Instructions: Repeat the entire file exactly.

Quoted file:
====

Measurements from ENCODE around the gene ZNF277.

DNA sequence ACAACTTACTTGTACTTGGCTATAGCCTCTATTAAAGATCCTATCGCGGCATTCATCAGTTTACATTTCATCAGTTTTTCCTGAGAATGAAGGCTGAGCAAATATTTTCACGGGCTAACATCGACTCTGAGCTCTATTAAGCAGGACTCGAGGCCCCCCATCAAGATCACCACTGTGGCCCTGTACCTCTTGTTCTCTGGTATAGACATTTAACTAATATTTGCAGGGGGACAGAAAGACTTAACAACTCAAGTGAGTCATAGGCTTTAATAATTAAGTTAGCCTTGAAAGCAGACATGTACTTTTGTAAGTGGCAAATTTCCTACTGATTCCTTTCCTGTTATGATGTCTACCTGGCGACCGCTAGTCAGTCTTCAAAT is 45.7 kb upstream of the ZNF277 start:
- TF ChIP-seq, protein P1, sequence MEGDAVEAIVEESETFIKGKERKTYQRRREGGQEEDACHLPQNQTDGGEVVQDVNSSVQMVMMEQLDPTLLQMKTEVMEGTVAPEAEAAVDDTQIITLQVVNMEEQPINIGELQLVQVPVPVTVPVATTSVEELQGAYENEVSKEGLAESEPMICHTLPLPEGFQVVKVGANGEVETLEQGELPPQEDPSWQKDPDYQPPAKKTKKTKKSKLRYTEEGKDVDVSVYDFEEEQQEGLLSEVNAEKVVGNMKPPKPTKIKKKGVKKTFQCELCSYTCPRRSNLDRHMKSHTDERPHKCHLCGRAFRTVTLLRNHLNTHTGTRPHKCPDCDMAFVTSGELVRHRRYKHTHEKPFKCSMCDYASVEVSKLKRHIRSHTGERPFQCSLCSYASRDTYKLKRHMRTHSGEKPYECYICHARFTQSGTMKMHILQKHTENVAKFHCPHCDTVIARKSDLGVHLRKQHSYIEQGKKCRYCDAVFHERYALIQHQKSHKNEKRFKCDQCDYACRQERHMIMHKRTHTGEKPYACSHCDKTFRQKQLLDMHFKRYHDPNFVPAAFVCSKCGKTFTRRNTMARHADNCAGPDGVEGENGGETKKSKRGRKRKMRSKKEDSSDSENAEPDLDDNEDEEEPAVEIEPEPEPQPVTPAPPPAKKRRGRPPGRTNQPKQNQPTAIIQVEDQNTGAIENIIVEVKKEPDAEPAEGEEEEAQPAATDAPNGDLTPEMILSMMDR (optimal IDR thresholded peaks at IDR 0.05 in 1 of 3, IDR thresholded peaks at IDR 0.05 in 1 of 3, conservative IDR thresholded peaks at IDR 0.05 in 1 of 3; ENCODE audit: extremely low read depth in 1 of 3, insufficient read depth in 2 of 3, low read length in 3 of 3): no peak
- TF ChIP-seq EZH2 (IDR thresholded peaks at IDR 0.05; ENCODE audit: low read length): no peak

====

Measurements from ENCODE around the gene ZNF277.

DNA sequence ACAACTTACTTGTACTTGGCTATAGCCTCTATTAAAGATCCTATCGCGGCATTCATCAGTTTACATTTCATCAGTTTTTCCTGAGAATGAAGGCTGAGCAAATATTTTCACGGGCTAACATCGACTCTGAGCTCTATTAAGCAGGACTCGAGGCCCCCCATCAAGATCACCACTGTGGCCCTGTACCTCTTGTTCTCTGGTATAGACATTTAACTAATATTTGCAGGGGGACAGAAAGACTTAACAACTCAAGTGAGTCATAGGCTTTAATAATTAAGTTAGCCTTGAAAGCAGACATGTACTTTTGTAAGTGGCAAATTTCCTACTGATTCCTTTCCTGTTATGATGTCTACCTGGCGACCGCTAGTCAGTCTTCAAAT is 45.7 kb upstream of the ZNF277 start:
- TF ChIP-seq, protein P1, sequence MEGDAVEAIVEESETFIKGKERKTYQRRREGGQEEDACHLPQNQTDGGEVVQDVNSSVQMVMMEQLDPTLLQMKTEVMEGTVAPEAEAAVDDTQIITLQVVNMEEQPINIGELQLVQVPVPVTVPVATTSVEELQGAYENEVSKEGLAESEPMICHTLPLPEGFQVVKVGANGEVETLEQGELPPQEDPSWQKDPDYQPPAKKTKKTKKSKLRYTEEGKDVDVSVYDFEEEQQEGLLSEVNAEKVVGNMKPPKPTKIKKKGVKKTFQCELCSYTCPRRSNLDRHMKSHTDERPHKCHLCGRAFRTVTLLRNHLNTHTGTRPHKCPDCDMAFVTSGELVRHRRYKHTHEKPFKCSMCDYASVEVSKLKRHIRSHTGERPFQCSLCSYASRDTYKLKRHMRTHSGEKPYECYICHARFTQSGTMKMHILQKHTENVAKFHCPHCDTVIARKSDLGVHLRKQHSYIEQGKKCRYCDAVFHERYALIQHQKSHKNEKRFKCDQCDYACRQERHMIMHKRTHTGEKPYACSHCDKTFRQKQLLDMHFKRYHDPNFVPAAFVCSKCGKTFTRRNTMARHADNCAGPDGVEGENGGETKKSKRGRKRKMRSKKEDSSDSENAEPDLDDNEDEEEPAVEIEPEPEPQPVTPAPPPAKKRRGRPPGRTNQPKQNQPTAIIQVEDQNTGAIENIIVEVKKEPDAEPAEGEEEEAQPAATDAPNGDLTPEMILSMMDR (optimal IDR thresholded peaks at IDR 0.05 in 1 of 3, IDR thresholded peaks at IDR 0.05 in 1 of 3, conservative IDR thresholded peaks at IDR 0.05 in 1 of 3; ENCODE audit: extremely low read depth in 1 of 3, insufficient read depth in 2 of 3, low read length in 3 of 3): no peak
- TF ChIP-seq EZH2 (IDR thresholded peaks at IDR 0.05; ENCODE audit: low read length): no peak